It’s all about finding the right balance between the issues and whether the courts deem one side of the story more imperative than the other. Just know that issues related to violence, abuse, or neglect are going to override all other determining factors in a custody dispute, including if the abusive parent has a better living space or is located closer to the school.
Uncontested Divorce Offers a Quick and Simple Route
Typically, there are two main types of divorce — contested and uncontested. Though every case is different, almost all divorces fall between the lines of these two categories.
Contested divorce is what is most commonly considered when people mention divorce. There is disagreement over assets and how investments will be split. Contested divorce often results in a trial where a judge helps the couple determine their assets from the divorce. The process can be long, lengthy, and stressful for all parties involved.
Uncontested divorce offers a shorter, easier route. However, it is uncommon because many couples divorcing cannot come to their own agreements.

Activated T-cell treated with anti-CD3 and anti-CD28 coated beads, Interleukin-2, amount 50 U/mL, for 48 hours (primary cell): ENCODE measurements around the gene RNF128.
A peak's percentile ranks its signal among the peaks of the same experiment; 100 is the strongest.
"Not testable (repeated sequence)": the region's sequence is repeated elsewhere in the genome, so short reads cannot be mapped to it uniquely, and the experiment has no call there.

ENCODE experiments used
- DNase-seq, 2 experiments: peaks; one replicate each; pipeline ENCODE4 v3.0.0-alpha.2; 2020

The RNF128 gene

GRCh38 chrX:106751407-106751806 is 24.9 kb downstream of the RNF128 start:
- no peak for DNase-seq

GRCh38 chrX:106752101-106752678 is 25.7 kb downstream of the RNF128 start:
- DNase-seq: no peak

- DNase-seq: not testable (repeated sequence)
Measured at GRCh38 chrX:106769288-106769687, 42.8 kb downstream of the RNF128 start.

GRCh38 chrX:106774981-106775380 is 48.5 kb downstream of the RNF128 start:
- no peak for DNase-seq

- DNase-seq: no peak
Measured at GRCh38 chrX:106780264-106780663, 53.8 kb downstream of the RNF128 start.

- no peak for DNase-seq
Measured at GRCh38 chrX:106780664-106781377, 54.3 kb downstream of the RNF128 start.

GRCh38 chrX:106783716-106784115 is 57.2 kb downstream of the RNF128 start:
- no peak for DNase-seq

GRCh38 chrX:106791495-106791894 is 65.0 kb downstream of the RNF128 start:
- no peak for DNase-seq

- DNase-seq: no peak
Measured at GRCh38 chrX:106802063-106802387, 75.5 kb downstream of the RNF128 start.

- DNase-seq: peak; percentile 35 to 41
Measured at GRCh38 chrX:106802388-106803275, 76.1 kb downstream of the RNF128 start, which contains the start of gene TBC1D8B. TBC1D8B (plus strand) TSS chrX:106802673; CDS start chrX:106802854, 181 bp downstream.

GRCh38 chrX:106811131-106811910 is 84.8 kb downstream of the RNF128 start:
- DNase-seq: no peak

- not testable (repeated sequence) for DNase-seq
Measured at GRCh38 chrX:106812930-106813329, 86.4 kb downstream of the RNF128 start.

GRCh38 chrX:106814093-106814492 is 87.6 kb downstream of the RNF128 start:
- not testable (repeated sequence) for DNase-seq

In an uncontested divorce, both parties have come to an agreement on how their assets will be split and on all other terms of their separation. This process is much less costly and complicated, but commonly a massive challenge to reach.
If you are on good terms with your soon to be ex-spouse, consider the option of uncontested divorce over the alternative. Not only will the process save you both a lot of money in court fees, but it can also cause much less strain on your relationship with each other and possibly your children.
Miscellaneous Collateral of a Divorce on Home Ownership
What if the family lives in an apartment or a condo before a divorce takes place? Nobody will take ownership of the living space, but the person who is primarily paying for the apartment rent will get to keep living there as long as they pay their rent.